Second, fearless courage to live and performs duty as a journalist. The news reporter of Santoshi Kumari, Prashant Pandey has shown the example of a fearless and committed journalist. When health officials defend themselves claim visiting the village and treating Santoshi Kumari and mother, Prashant Pande quoting the Koyli Devi says, that the health personal and government officials never came to the village. Here the journalist Prashant Pande, in the words of Bernard Shaw “has learned to honor   the truth.”

We need two things to cultivate courageous and fearless journalism. One, journalists need to be professionally competent in their field. Only professionally competent journalists can withstand and keep away from bribes, corruption and threats. In the words of Benjamin Franklin only those who are courageous can get what they decided to have. Two, to practice fearlessly journalism journalists should be ready to face the consequences even death. After reading some of my writing my sister Celine once asked me, “Brother, are you not afraid to write what you write when you read the murder of activists and police encounter deaths?” I told her that I am not afraid of death. I am prepared to face death anytime. I do not fear anyone except God who takes care of me every moment. “But please take care” she said.

Today one of the most dangerous professions is that of journalist.  People to achieve their selfish ends sitting at high position misuse their authority and money. The so called God-men in the name of religion and devotion mislead innocent people promising heaven and salvation. In such situation fearless journalists are called to reveal true facts in public interest about the sinful behavior of such people and warn the public. The journalists need to be always on their guard that they do not misuse their profession for selfish purposes. It is a challenge for journalists to be faithful to their profession and fearlessly portrait the truth even in tempting situation.

Third, the rational intelligence to know and differentiate between the good and the bad.  Journalists need to have a deep understanding and comprehensive power to differentiate the evil from the good. So journalists’ proficient in his/her own fields, needs to be sufficiently well acquainted about many other fields. A journalist is not an all knowing person but journalist need to have wisdom and the ability to know things she/he needs to know.

The journalists need to be able to express and communicate well the language in which she/he works. Similarly the journalists should also know the medium which she/he works and also the target audience for whom she/he works. Rational intelligence also called for a fair knowledge of laws concerning the profession and the general public.


Finally, a journalist has a great challenge to be professional and reliable in all his/her works.



Changed On: 01-09-2018

Next Change: 16-09-2018

Copyright Fr. Varghese Paul, SJ – 2018




Is it God’s Miracle?

Kandhamal is a backward district of Orissa State. But today due to the persecution of Christians the Kandhamal has become a well known name in the whole world! Swami Lakshmananada Saraswati created a great controversy by his ‘Ghar Vapsi’ (Return Home) programme of reconverting tribal Christians back to Hindu fold. Then, the Swami has been caught up in many court cases against him. The people in Kandhamal say that Swami Lakshmanananda was killed when the Swami became a liability as the court verdicts were expected to come against him!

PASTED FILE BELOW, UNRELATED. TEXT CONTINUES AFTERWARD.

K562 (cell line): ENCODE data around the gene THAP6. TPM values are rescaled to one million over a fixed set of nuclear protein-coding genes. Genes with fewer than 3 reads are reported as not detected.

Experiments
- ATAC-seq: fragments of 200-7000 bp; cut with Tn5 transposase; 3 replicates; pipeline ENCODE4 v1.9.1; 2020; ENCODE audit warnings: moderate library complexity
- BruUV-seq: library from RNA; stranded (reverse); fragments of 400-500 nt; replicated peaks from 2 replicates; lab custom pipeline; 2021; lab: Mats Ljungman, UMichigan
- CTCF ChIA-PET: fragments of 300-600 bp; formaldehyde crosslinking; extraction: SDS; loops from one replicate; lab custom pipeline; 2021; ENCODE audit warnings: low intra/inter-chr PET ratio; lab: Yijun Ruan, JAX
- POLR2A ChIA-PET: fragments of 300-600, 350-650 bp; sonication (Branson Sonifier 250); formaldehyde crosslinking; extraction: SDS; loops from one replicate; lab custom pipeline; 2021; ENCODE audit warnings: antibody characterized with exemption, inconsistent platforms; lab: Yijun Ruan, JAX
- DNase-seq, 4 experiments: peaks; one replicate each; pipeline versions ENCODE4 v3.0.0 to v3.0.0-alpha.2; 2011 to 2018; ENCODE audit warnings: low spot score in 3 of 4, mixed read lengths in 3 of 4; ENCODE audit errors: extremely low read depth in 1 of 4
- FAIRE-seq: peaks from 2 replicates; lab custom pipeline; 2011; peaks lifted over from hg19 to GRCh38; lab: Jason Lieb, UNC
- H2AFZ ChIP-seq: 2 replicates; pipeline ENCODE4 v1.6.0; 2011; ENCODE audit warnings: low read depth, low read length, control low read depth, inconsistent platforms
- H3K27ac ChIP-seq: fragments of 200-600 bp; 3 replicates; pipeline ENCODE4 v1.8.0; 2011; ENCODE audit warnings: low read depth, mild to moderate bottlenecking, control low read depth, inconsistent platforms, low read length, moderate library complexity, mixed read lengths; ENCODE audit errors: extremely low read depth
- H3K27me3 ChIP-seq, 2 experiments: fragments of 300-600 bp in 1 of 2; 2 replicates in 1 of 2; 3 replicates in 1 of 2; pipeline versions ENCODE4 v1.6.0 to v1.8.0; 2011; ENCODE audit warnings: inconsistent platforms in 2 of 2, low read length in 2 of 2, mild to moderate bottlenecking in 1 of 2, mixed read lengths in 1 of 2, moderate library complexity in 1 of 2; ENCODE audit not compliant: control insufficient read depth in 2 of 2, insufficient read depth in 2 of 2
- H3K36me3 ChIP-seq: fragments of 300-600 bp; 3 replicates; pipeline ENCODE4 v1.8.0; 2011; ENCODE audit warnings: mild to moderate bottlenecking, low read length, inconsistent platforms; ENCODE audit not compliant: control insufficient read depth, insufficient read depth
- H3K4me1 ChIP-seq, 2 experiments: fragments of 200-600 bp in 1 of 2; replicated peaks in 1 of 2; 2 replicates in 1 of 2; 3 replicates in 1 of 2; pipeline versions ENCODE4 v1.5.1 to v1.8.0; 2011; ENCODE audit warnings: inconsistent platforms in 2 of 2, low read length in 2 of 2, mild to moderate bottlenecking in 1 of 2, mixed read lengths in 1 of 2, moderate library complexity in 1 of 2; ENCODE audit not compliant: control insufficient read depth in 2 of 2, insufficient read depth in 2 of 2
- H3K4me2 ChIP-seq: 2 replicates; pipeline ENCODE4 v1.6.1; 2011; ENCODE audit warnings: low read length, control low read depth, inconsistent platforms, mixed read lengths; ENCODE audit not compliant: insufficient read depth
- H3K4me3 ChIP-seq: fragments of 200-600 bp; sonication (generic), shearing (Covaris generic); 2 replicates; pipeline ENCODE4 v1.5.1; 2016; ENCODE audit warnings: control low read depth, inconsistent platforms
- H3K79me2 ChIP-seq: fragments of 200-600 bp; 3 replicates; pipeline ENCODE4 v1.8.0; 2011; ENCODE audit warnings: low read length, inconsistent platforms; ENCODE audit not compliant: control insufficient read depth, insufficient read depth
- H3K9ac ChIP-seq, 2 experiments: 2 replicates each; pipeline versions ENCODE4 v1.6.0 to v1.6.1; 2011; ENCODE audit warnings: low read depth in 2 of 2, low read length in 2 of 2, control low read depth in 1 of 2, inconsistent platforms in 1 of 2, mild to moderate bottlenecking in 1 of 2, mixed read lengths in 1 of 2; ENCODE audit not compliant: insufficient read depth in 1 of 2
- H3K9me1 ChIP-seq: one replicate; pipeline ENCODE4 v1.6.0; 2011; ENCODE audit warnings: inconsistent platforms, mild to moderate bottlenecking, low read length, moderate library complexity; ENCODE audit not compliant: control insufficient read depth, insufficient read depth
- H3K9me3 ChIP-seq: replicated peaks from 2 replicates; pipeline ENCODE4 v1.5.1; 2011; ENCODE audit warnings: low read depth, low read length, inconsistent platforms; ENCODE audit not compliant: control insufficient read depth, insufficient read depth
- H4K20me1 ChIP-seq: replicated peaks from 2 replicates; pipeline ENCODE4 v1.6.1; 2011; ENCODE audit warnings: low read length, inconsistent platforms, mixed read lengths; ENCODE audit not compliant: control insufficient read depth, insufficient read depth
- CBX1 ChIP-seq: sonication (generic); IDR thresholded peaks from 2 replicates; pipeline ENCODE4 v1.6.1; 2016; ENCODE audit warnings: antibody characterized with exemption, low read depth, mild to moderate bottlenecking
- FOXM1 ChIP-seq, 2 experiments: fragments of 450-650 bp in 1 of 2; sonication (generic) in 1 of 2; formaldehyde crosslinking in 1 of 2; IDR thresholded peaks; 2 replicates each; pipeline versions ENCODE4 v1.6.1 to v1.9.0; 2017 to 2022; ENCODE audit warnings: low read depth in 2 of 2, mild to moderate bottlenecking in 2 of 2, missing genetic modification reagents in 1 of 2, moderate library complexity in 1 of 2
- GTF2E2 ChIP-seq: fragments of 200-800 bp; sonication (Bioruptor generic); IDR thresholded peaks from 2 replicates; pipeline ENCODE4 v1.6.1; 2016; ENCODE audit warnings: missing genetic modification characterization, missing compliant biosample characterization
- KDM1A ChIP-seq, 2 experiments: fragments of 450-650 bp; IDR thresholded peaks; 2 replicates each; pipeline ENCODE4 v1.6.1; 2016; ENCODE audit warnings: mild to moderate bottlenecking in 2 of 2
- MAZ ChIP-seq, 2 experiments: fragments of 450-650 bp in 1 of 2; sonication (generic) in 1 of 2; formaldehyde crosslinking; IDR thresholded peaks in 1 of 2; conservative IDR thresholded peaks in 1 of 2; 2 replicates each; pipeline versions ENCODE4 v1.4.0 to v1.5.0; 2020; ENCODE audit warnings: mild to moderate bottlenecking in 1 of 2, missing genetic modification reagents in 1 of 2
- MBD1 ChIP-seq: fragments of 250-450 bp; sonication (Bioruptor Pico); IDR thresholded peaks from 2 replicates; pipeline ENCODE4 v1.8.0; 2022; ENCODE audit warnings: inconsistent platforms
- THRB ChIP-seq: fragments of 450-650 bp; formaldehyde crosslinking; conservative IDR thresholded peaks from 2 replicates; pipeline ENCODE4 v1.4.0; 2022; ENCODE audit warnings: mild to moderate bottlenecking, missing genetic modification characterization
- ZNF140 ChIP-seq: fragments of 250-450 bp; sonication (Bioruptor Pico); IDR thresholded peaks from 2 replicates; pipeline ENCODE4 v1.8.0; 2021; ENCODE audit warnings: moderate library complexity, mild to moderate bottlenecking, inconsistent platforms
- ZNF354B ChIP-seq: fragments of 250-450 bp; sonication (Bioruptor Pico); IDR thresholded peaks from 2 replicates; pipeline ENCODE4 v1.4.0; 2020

My journalist friend Anto Akkara has visited Kandhamal 25 times. He has written and published news reports and research articles in many newspapers and other periodicals in India and abroad. Then, as an in-depth reporter he has also authored much acclaimed 3 books on Kandhamal. I have with me all three books. His third book is entitled “Who Killed Swami Laxmanananda?” the book published first in May 2016 has since saw 4 editions by December 2017!

Here I do not wish to write about the 3 book but I want to describe one concrete instance of the persecution of Christians in Kandhamal. A journalist- writer friend of mine Fr. Cassian Parichha hails from Raikia in Kandhamal. He has written an article named “Kandhamal, Ten Years after the Persecution” in a weekly newspaper “The Herald” published from Kolkata on July 6, 2018. Fr. Cassian Parichha went for holidays to his native place Raikia in May 2018. Raikia is the nerve centre of the Catholic Church in the District. There in the massively built Church Fr. Parichha was ordained a priest in April 1964. The specious Church with two wings built in 1957 was attacked by anti-Christian forces. Let me quote the story in the words of Fr. Parichha as he has described it in his article.

“The church had been desecrated and vandalized on the 6th August, 2004 by the anti social and anti-Christian young men of Raikia and around recruited and instigated by the controversial Swami. Over hundred untruly young men, led by two police constables, opened the gate and at first smashed the statue of Lady’s Lourdes grotto, then pushing into the church, ransacked whatsoever they could and set fire the sacred books, musical instruments and some furniture, having piled them up together. They toppled the two statues of angles at both edges of the altar.

“Then two boys, having climbed the altar, put down the tabernacle, spat upon and urinated on it. Meanwhile one of the boys pelted a stone aiming the head of a Lord Jesus of a large painting kept reclined against the wall, at the side of the altar. The stone, hitting on the wall bounced back and hit the boy’s head who fell down bleeding. Others collected him and all rushed out panicked.”